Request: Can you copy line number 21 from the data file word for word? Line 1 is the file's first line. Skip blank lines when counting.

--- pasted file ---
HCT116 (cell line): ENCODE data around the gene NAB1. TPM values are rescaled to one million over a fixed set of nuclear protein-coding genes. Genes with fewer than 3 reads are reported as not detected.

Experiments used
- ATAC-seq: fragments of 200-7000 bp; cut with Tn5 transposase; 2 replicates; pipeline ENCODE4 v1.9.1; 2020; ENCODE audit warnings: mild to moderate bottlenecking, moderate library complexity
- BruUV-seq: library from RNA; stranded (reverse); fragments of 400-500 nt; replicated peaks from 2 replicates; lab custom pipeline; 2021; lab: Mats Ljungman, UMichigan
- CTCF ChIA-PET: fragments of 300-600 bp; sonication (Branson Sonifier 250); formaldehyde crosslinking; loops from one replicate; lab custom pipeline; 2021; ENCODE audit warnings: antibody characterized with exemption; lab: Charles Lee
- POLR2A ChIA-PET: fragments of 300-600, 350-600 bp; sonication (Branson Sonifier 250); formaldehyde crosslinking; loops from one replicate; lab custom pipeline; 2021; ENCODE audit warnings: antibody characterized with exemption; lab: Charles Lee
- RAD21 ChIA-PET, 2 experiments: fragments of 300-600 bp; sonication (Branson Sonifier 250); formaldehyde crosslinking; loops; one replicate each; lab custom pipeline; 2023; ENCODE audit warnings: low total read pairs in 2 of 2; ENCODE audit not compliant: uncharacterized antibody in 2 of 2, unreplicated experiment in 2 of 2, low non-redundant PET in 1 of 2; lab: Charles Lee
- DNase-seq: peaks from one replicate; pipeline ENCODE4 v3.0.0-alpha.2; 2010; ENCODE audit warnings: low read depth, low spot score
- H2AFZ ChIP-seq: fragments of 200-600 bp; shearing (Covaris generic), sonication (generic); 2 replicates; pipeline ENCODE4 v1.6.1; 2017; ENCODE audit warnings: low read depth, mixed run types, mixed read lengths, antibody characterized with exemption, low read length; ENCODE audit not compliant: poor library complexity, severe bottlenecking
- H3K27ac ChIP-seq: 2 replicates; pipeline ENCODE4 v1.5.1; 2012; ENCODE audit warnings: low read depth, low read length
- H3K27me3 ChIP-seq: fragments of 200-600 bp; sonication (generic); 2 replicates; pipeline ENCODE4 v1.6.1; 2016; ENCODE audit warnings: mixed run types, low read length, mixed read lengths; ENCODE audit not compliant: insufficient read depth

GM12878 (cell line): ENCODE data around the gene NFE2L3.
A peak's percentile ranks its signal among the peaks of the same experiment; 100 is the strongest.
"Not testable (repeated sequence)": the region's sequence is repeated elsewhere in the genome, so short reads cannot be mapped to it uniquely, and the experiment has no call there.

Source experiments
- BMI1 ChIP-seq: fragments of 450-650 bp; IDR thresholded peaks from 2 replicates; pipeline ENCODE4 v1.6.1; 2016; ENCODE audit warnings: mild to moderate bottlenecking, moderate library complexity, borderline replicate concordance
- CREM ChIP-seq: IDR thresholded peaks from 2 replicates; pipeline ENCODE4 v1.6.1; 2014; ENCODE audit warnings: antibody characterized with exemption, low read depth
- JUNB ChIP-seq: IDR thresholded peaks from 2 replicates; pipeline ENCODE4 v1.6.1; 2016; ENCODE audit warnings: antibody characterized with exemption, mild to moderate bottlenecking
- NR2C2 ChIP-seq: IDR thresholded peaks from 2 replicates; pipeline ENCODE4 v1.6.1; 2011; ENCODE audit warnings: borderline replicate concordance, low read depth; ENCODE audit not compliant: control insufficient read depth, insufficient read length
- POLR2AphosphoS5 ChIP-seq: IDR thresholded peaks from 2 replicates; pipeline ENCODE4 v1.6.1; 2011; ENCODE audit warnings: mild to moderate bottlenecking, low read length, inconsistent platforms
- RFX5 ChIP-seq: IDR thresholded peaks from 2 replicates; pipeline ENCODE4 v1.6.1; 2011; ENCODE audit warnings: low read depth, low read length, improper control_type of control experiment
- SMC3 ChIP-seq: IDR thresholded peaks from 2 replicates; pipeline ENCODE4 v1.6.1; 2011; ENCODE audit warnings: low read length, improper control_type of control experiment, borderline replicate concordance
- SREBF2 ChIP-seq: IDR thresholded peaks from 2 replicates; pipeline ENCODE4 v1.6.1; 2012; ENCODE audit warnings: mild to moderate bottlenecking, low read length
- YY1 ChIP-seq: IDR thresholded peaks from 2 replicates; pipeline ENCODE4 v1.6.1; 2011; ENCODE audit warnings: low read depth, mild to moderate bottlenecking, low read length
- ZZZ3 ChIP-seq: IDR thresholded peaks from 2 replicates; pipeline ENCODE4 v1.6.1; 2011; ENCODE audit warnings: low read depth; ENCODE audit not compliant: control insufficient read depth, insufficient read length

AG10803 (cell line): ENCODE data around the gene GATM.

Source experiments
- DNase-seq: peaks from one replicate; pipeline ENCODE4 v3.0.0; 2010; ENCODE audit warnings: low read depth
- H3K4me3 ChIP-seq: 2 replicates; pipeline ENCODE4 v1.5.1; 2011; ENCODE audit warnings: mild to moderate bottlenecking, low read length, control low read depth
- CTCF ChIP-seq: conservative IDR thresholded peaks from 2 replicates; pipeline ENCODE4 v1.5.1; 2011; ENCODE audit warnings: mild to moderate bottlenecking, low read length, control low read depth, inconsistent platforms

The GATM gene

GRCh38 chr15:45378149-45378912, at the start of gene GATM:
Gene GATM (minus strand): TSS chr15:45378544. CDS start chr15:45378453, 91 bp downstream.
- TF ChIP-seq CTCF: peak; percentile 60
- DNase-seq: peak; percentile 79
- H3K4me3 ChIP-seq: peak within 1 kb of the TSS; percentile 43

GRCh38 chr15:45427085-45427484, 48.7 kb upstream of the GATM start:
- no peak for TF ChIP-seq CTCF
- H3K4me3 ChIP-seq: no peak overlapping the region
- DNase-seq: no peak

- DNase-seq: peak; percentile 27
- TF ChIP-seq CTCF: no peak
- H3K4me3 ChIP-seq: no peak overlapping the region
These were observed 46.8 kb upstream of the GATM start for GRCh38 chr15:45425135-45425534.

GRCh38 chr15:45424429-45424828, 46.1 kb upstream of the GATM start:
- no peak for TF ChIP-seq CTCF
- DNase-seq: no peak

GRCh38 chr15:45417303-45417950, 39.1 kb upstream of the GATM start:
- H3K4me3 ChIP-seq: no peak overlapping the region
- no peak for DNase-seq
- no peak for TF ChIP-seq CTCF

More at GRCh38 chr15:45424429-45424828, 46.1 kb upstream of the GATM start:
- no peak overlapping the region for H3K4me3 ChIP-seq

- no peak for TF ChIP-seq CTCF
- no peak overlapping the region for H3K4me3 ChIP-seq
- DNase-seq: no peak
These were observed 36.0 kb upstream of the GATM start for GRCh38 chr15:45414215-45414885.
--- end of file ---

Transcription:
- RFX5 ChIP-seq: IDR thresholded peaks from 2 replicates; pipeline ENCODE4 v1.6.1; 2011; ENCODE audit warnings: low read depth, low read length, improper control_type of control experiment